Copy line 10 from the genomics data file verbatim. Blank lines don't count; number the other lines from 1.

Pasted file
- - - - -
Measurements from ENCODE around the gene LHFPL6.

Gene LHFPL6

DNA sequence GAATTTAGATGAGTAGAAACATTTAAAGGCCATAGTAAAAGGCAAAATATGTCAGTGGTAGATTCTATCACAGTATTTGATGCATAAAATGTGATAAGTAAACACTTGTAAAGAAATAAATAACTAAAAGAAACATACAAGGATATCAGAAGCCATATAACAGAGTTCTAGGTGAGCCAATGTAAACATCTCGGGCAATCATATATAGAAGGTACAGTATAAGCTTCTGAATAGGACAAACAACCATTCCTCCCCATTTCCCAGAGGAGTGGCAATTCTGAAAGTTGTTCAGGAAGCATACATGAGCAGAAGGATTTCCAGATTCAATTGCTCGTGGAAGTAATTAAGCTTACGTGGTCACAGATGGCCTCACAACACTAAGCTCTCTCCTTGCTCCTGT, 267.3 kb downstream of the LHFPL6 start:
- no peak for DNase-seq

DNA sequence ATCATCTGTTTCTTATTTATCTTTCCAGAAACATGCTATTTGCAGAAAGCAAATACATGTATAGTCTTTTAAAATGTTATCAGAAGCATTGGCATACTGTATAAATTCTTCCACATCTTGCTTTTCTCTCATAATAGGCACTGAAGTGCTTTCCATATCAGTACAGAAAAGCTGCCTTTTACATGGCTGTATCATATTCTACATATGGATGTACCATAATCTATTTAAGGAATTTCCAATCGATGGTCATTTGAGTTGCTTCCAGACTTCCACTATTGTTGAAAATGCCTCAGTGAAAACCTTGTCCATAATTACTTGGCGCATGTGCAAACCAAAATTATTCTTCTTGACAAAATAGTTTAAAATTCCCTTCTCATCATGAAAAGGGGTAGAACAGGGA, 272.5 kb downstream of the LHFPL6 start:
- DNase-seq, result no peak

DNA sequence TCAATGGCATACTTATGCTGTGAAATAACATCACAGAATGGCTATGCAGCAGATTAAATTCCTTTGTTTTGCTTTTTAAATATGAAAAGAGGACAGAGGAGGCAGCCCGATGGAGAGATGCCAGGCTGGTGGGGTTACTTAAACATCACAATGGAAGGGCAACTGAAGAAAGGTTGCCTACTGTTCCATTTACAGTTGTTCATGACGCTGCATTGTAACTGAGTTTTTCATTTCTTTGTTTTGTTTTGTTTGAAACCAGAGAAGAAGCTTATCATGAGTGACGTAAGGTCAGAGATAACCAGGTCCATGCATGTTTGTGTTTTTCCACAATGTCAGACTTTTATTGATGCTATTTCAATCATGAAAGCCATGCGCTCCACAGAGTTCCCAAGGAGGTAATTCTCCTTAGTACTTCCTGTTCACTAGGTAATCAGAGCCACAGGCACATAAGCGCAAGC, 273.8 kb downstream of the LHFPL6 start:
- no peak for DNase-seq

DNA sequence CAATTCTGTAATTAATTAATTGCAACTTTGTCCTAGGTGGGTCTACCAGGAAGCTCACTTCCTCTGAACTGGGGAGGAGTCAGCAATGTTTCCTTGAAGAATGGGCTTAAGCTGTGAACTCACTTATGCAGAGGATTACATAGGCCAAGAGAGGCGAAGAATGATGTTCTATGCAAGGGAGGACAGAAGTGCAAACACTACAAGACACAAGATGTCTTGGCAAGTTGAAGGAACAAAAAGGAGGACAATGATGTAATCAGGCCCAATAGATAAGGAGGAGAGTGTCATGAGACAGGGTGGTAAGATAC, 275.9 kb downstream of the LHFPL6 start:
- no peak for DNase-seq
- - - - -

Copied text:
- no peak for DNase-seq